I believe readers of this blog would be disappointed if I didn’t have something snarky to say about visiting Disney World, a place hipsters bash for being more about merchandise than memories.
Ever eager to be responsive to reader needs, I understand this so here goes:
The 4-foot-high railings outside the transportation depot are one half-inch too high!
More on that in a bit.
Disney bills itself as The Happiest Place on Earth.
For me three days last week it was The Most Sober Place on Earth.
What I won’t do for my kids.
This was all Val’s idea. She figured our daughters, 12 and 6, are the perfect age for a family visit to the Magic Kingdom. And she’s right.
Next year Josie will be in middle school, a big transition from 6th grade. There will be more intensive studies, increased homework and if I’m as astute an observer of social trends as I believe I am, her first joint, her first tattoo and some sporty new breast implants.
And what parent wouldn’t want to take a 6 year old girl to Disney World? Lucy right now is such an irresistible cuddle I find it difficult to say no to any of her requests, most of which center around some form of, “Leave me alone and go get Mommy.”
Runner-up request for the last year has been her wish to fly in an airplane and go to Disney World.
We did EPCOT the first night. A friend of mine told me years ago that EPCOT stands for “Every Person Comes Out Tired.”
In fact, it’s Experimental Prototype Community of Tomorrow, which is such a roaring bore of a name I now regret ever bothering to look it up.
I have great recollections of EPCOT. I used to visit friends in Orlando and we’d often head over to the park to carouse because each of the 11 represented nations had a bar staffed by native coeds from around the world.
This gave us the opportunity to get rejected in nearly a dozen foreign tongues and that left us feeling worldly enough to compare how the same insults sounded in English.
Of course, our daughters were most excited about spending the next day at the Magic Kingdom, which didn’t disappoint, nor did the Animal Kingdom, particularly the lodge.
Favorite rides included Soarin’ at EPCOT, Jungle Safari, Haunted Mansion and Ariel’s Undersea Adventure at Magic Kingdom and Expedition Everest at Animal Kingdom.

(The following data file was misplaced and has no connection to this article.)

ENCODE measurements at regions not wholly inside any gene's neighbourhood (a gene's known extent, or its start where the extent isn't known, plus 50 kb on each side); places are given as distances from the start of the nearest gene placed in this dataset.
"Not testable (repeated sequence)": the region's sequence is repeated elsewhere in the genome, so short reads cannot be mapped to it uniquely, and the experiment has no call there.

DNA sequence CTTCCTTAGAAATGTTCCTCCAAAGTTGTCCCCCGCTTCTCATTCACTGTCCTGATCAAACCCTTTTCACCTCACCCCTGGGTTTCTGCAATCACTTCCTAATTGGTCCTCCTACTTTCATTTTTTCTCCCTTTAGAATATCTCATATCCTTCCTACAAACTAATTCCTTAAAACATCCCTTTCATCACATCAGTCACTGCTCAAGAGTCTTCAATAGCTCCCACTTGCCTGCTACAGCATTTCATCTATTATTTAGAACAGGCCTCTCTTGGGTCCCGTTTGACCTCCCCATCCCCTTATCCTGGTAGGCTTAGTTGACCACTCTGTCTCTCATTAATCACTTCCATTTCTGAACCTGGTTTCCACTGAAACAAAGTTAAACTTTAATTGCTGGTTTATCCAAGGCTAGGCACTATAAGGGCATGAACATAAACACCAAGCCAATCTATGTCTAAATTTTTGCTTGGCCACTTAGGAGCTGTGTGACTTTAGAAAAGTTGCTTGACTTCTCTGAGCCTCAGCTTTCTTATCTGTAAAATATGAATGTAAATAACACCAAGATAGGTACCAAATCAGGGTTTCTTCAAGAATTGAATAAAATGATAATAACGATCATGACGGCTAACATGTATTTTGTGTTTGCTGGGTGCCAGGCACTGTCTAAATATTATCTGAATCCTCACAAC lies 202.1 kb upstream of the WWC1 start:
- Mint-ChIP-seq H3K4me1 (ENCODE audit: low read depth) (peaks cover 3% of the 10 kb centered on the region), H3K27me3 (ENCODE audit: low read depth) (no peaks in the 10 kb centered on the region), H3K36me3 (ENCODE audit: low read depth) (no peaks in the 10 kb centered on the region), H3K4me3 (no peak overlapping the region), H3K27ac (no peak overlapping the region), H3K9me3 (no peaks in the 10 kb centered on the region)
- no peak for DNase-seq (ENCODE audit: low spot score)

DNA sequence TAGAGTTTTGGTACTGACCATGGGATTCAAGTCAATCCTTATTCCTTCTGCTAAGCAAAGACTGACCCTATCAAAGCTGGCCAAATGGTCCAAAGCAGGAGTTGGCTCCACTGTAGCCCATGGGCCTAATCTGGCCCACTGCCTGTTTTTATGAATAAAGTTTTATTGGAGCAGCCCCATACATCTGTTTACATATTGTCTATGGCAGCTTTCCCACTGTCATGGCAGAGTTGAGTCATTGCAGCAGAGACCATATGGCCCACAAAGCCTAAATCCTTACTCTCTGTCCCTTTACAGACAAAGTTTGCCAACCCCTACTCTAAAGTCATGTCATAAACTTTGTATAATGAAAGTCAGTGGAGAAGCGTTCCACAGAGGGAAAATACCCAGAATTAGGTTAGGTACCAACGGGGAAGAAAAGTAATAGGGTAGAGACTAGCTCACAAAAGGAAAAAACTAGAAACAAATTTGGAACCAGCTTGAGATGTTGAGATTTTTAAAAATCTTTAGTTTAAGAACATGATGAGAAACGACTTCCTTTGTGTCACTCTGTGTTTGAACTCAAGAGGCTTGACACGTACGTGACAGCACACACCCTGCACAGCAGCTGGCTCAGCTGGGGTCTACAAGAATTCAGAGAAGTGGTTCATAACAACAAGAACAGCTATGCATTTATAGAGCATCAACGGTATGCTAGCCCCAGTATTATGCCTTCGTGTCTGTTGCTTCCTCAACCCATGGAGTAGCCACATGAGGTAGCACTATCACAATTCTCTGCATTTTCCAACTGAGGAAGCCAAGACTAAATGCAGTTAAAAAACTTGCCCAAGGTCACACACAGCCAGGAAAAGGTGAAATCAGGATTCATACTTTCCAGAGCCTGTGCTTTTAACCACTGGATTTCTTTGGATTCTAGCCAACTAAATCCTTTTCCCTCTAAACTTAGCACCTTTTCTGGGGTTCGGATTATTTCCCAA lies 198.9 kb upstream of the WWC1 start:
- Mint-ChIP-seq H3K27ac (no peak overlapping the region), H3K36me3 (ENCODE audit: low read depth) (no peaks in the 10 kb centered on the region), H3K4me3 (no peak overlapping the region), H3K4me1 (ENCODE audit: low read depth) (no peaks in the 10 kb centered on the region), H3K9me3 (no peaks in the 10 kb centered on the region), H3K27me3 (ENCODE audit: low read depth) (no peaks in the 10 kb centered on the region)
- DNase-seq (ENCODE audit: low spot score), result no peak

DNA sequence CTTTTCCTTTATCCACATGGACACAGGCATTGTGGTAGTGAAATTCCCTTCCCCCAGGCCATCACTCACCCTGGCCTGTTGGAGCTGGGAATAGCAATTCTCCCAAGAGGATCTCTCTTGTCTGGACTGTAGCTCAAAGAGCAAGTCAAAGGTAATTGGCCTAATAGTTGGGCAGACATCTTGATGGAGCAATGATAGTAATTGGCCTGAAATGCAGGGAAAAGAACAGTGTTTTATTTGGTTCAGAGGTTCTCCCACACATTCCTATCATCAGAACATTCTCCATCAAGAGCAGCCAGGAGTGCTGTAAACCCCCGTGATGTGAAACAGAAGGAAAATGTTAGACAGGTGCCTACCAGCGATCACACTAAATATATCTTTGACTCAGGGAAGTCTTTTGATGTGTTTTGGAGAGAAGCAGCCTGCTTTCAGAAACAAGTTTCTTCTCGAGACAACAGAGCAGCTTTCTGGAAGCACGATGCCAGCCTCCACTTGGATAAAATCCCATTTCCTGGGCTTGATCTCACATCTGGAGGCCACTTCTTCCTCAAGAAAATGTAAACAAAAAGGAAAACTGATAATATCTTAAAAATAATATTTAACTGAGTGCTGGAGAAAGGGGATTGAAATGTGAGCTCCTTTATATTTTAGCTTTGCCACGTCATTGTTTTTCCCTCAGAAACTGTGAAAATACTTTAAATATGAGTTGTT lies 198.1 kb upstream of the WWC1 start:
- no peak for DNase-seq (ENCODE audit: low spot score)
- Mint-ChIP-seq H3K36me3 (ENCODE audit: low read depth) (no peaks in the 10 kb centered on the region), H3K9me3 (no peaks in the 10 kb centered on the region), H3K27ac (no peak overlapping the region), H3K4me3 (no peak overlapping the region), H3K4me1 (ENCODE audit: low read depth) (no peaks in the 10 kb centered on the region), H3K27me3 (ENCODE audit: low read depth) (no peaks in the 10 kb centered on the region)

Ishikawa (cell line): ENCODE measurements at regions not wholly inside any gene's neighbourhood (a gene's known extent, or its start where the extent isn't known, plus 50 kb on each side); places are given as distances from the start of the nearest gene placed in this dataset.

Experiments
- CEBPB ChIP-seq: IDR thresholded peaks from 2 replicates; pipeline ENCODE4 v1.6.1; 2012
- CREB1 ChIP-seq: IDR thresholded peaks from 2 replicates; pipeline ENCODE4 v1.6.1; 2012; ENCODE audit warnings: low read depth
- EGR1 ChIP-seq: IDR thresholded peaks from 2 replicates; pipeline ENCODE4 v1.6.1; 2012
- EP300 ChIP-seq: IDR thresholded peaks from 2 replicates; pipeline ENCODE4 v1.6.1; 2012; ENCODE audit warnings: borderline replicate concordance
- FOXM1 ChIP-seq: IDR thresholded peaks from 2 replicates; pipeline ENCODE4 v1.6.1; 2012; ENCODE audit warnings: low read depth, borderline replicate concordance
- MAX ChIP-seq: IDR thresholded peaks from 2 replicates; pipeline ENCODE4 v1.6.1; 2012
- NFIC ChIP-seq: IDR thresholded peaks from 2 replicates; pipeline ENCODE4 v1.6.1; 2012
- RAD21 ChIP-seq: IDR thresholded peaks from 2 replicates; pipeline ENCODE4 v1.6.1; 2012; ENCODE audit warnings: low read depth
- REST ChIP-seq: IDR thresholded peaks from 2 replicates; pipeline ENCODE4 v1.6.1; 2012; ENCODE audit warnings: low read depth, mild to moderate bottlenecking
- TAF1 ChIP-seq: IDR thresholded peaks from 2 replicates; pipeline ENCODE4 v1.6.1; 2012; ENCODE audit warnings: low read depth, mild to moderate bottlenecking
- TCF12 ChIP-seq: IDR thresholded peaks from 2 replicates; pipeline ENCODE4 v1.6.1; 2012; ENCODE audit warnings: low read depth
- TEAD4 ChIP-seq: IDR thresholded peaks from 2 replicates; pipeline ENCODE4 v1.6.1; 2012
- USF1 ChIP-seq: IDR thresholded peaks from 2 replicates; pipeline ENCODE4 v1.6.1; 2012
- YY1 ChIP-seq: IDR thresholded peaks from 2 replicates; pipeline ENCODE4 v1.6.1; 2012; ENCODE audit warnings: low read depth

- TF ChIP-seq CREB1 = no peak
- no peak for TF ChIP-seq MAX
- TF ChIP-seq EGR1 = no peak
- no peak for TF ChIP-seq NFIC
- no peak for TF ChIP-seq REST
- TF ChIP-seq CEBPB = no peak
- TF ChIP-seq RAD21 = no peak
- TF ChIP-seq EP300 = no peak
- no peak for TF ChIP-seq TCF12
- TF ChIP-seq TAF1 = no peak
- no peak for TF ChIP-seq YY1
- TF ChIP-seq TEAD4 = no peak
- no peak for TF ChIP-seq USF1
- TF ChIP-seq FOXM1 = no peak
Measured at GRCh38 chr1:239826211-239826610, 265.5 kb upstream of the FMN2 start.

Of course, the thrill ride they may remember the longest is the one they were unable to get on.
That would be me.
We were racing to catch the bus back to the Disney Yacht Club where we were staying. It had been a very long day and I was in no mood to wait for another bus.
I dashed ahead to alert the driver to wait for my dawdling darlings.
I placed my right hand on the railing to steady myself for the kind of vault that 25 years ago would have been a deer-like cinch.
Then I launched.
An undeniable rush of euphoria takes place when any man whose idea of jumping for joy involves merely standing up actually achieves liftoff.
You’re in the air. You’re recalling athletic glory days.
And it’s funny how time seems to slow down when one is airborne. I remember thinking, “Look at me! Man, I still got it.”
Then my right foot snagged on the railing.
Moments after thinking I was practically an Olympian, I remember thinking, gadzooks, this is really going to hurt.
Indeed, it did. I don’t know how a person can fall and land one time and hurt so many different parts of his body. Both shoulders, both elbows, both ankles, the right knee -- it was like Disney Sherpas had rolled me down off the summit of Expedition Everest.
I looked up and there was my family, happier and more alive than they’d been all week. The three people I love more than any others were roaring with laughter as I lay there in the bus gutter checking for compound fractures.
It is beyond dispute. Disney is truly The Happiest Place on Earth.
Especially if your old man’s a klutz.
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